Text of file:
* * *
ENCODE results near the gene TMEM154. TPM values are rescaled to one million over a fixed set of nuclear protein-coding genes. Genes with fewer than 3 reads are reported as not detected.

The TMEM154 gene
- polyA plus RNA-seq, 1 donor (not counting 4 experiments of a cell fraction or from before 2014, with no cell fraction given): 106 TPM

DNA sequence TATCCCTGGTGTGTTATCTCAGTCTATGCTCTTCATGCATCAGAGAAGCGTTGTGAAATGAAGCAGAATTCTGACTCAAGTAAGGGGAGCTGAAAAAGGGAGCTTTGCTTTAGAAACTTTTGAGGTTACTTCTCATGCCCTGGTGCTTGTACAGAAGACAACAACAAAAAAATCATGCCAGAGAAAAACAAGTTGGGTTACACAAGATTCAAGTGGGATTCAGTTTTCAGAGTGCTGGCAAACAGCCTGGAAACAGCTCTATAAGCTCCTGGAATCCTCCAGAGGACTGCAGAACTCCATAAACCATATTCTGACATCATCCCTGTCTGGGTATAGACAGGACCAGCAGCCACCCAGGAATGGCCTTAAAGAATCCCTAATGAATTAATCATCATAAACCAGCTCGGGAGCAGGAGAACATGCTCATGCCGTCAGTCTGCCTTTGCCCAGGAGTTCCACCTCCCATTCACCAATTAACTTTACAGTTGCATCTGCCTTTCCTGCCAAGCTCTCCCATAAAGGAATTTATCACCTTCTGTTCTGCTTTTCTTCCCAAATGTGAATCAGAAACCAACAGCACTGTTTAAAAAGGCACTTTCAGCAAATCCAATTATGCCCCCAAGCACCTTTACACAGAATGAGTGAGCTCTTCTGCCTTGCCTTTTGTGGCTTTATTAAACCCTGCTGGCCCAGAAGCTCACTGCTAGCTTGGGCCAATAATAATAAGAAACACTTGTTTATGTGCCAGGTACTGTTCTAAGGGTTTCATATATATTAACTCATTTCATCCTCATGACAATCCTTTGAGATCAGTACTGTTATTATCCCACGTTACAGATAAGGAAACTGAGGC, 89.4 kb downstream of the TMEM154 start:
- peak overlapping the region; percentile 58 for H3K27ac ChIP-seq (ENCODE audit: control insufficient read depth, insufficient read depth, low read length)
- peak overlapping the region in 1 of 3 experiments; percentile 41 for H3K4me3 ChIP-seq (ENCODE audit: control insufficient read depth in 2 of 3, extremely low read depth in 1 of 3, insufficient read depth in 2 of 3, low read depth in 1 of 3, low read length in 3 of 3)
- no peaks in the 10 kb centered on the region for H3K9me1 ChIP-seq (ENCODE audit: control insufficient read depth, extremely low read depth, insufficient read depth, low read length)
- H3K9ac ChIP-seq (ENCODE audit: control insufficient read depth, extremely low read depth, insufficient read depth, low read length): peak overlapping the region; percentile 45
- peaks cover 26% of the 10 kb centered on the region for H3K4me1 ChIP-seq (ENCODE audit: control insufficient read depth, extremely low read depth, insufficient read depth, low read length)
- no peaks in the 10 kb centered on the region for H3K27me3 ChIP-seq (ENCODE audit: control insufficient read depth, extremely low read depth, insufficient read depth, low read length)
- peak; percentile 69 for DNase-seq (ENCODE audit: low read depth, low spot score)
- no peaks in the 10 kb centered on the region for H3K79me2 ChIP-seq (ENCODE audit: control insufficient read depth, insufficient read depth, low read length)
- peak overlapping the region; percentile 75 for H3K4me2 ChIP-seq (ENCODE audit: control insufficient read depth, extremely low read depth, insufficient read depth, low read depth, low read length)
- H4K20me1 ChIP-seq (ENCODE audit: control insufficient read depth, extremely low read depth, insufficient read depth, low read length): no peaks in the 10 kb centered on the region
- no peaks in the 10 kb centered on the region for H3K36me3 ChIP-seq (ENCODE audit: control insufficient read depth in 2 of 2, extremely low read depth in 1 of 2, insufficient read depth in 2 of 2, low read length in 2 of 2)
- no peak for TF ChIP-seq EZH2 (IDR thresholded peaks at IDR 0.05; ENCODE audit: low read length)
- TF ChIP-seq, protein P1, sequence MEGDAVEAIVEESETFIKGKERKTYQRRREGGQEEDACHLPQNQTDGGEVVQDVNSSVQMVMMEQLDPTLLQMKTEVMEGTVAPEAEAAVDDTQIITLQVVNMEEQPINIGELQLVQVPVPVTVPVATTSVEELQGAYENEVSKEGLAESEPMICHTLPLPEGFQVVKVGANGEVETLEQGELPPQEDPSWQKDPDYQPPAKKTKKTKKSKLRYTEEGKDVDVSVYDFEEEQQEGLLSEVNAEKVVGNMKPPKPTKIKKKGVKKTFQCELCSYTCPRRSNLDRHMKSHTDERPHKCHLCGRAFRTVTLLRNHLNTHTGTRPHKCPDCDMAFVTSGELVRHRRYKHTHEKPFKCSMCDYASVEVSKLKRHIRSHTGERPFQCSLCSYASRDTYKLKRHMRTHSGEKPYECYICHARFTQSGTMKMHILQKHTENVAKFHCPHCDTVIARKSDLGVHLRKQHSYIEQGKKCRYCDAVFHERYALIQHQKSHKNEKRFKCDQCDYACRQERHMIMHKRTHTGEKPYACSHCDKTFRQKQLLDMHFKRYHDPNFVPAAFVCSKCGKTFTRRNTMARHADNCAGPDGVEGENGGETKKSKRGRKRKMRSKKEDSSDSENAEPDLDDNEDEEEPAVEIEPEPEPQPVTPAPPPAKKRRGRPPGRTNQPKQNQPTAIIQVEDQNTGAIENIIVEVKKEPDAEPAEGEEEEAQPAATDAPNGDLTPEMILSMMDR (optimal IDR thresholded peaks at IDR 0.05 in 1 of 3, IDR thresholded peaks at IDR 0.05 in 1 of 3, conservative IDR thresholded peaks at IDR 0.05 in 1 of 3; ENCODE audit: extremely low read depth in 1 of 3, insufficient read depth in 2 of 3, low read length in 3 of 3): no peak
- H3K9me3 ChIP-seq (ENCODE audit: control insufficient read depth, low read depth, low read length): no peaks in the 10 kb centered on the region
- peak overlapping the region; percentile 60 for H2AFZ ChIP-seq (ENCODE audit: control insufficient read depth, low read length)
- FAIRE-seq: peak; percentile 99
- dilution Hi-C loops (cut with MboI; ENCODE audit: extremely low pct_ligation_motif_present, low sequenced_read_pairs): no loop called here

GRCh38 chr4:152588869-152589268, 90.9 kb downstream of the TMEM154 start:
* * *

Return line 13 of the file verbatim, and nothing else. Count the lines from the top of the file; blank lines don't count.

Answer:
- peak overlapping the region; percentile 75 for H3K4me2 ChIP-seq (ENCODE audit: control insufficient read depth, extremely low read depth, insufficient read depth, low read depth, low read length)